Ancient Greek Theatre
Human beings have performed stories for one another for as long as there have been humans, so no one people or culture can fairly claim to have invented theatre all on its own. However, the ancient Greeks did invent forms of theatrical performance that have informed and inspired people in Europe and elsewhere since at least the 6th Century BCE
One example of that influence is that the English word theatre comes from two Greek words: theasthai, meaning "to behold", and theatron, referring to a place where people get together to watch a performance.
The Origins of Greek Theatre
Greek theatre had its beginnings in various religious festivals throughout the Greek world honoring the Greek gods described in Greek mythology. These festivals featured the performance of songs and dances by groups of men and boys called a chorus. Over time, these performances came to include three actors who portrayed individual characters in a story. By the 6th Century BCE, the Greeks were creating special places, theaters, where people could attend such performances.
The oldest known Greek Theatre is the Theatre of Dionysus in Athens. It was first built to host an Athenian festival called the City Dionysia in honor of Dionysus, the god of winemaking and wine, festivals, and theatre, among other things. It was used for hundreds of years and could seat up to 17,000 spectators.
The Theatre and Sanctuary of Dionysus at Athens
What Were Greek Plays About?
The Greeks wrote and produced three kinds of plays: comedies, tragedies, and satyr stories. Of these, the comedies and tragedies were the most important and have had the most influence on later theatre.
The first Greek comedies, written in the 4th Century BCE, often made satirical fun of political leaders and other well-known people, as well as Greek organizations and institutions. As Greek theatre developed, comedic plays came to focus on the lives of more average people, their behavior and the awkward or silly situations they found themselves in.
Greek tragedies often told stories of people who came into conflict with rules decreed by the gods and suffered as a result. Some tragedies told important stories from Greek history and politics that were used to examine the causes and consequences of bad choices by leaders. Someone dies in almost every Greek tragedy and disaster is a common occurrence.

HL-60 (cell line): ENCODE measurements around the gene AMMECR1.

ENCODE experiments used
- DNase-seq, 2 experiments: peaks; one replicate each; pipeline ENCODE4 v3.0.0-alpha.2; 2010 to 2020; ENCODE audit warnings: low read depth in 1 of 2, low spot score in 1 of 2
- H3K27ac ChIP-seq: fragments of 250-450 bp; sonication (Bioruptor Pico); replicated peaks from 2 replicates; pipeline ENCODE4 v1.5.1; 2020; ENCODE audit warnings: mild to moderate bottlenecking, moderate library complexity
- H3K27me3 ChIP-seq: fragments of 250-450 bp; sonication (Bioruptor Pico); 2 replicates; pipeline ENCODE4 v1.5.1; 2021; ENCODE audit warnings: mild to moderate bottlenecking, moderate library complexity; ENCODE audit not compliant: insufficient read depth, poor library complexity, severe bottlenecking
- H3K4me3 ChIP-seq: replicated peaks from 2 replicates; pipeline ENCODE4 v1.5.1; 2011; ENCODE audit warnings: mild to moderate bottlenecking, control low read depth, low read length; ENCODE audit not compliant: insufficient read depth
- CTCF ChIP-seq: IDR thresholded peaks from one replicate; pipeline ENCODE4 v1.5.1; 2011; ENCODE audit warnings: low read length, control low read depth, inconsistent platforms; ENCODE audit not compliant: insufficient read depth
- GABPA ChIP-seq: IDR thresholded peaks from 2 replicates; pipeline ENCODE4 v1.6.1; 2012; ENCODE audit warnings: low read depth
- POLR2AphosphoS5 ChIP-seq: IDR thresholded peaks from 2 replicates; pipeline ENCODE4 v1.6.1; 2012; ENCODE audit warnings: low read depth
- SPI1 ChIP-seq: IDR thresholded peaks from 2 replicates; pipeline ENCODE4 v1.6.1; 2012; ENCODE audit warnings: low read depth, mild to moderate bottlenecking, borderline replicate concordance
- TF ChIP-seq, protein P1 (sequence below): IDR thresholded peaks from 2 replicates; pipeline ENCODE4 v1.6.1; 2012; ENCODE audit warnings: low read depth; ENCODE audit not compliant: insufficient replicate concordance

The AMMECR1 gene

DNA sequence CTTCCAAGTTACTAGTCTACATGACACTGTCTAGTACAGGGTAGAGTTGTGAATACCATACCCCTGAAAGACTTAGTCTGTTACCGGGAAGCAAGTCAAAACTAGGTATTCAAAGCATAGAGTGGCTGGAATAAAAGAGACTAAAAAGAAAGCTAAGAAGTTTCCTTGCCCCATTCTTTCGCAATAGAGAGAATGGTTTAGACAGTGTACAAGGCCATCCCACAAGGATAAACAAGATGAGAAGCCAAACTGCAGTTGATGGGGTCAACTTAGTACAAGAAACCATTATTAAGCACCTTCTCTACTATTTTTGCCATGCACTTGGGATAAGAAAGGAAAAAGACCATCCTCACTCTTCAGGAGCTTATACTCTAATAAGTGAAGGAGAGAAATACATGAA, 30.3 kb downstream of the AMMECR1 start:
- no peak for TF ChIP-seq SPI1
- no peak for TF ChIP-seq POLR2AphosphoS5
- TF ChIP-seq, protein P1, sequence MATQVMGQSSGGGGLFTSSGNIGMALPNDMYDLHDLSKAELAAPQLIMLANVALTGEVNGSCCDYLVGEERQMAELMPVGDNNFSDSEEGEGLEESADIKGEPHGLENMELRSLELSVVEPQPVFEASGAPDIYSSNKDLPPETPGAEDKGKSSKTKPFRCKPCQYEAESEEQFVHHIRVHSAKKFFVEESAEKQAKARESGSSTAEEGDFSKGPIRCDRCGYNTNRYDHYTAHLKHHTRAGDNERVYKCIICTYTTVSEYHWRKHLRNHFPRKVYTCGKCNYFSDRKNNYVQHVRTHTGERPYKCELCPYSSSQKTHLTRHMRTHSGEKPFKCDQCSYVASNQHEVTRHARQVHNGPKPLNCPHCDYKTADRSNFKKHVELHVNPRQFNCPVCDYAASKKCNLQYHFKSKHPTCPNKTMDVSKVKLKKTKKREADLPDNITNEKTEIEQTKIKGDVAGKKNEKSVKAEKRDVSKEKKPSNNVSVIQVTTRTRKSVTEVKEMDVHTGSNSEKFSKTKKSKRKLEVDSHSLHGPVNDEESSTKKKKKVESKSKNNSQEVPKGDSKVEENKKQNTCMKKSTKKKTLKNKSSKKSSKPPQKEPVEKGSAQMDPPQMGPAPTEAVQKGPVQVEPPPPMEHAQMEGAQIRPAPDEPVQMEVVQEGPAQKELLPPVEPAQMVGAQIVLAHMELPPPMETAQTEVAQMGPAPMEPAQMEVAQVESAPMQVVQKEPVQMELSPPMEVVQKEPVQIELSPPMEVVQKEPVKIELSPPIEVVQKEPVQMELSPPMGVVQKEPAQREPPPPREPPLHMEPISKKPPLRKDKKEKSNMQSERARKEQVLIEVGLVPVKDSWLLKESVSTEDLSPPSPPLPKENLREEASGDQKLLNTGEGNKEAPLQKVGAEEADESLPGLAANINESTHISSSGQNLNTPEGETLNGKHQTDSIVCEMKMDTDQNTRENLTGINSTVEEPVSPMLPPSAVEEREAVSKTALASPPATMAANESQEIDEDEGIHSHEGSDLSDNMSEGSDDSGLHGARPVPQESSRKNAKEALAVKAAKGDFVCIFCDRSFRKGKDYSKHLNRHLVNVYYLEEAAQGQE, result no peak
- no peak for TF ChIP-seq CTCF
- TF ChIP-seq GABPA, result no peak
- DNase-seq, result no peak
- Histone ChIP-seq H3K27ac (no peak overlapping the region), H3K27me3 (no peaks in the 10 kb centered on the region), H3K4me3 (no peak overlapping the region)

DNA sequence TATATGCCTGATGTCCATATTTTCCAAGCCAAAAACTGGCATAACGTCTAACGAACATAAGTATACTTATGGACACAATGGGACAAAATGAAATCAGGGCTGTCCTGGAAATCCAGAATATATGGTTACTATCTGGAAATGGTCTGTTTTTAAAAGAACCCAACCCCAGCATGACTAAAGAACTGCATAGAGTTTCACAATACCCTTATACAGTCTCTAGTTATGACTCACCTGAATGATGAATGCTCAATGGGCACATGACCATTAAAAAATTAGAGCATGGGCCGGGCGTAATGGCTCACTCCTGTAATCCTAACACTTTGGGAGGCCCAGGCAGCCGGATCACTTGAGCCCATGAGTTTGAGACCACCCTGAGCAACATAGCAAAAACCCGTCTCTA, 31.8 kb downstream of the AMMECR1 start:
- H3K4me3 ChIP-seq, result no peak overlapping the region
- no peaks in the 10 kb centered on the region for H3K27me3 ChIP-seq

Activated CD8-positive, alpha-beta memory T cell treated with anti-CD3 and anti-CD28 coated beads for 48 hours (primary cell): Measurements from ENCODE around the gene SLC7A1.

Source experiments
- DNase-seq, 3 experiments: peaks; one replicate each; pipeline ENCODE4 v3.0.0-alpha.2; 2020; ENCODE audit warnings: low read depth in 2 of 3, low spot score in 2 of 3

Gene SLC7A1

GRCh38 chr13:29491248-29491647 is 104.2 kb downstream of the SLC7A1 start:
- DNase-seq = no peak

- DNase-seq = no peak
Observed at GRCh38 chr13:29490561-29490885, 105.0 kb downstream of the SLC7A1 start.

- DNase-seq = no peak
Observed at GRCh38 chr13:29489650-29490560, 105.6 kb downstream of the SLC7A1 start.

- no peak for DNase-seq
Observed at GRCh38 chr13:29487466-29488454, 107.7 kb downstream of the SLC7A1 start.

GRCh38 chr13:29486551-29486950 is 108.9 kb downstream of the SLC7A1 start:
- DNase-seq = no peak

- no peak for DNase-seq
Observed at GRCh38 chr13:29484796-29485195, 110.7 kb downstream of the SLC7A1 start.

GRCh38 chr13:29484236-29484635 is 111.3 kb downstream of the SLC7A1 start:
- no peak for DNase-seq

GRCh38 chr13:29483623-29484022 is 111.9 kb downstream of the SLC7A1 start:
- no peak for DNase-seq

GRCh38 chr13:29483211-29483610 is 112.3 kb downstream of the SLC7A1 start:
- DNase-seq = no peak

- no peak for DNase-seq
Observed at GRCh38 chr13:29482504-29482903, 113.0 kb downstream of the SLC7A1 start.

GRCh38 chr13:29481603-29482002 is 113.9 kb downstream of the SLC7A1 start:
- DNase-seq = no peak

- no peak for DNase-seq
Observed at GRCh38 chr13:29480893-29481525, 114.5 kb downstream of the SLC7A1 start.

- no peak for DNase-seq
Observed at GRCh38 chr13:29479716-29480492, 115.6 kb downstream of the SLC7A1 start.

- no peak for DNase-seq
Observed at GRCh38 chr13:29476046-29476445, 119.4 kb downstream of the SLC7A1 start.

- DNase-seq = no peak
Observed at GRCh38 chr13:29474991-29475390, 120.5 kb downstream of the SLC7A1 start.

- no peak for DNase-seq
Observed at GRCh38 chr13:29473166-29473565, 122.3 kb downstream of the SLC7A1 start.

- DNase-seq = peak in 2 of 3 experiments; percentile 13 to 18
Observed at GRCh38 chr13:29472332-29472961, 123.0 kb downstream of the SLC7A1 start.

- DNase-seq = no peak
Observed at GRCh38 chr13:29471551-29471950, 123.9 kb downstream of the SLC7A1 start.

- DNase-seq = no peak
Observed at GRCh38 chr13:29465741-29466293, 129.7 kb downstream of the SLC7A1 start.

The influence of Greek comedy and tragedy are such that we still use those words to describe contemporary plays. When there is a disastrous event that results in a loss of life, we often call it tragic.
Unfortunately, the texts of only a few of the many hundreds of plays produced ancient Greece have survived.
What Was Going to a Play Like?
In Ancient Greece, plays were performed in open-air theatres during the day. At the start of the play a chorus of between 15 and 25 people came onto the stage, called the orchestra, to introduce the story, explaining who the characters in the story were and what had happened to them before the time the play was about. The appearance of the chorus often included music, dance, and song.
After the chorus’s introduction, individual actors would appear and interact with one another and also often engaged in a dialogue with the chorus. Besides the chorus, no more than three actors were allowed on stage at any time. This meant that Greek actors often had to play more than one part. To suggest different characters actors wore masks and costumes that they changed over the course of the play.
Greek theatre masks had very exaggerated features to convey the emotions of a character. Greek comedy masks were often cartoon-like.
A Greek sculpture of a comedy mask.
A mask for tragedy.
The reason that Greek theatre masks were exaggerated is that the audience sat so far from the stage that it would be very hard for audience members to see the actors’ bare faces. Masks allowed actors to communicate emotions to the whole audience.
The Greeks cared a lot about discovering and celebrating who was the best in all human activities: in politics, sport, art, and war. Theatre was no exception.
The Greeks regularly held dramatic competitions lasting several days. The most important of these was the City Dionysus held at Athens every year in the Spring. A panel of judges selected by lot from the audience of Athenian citizens chose the winners. Prizes were awarded for the best producer, playwright, director and actor. The prize was a wreath of ivy, considered a sacred plant by the Greeks, that the winner wore on his head.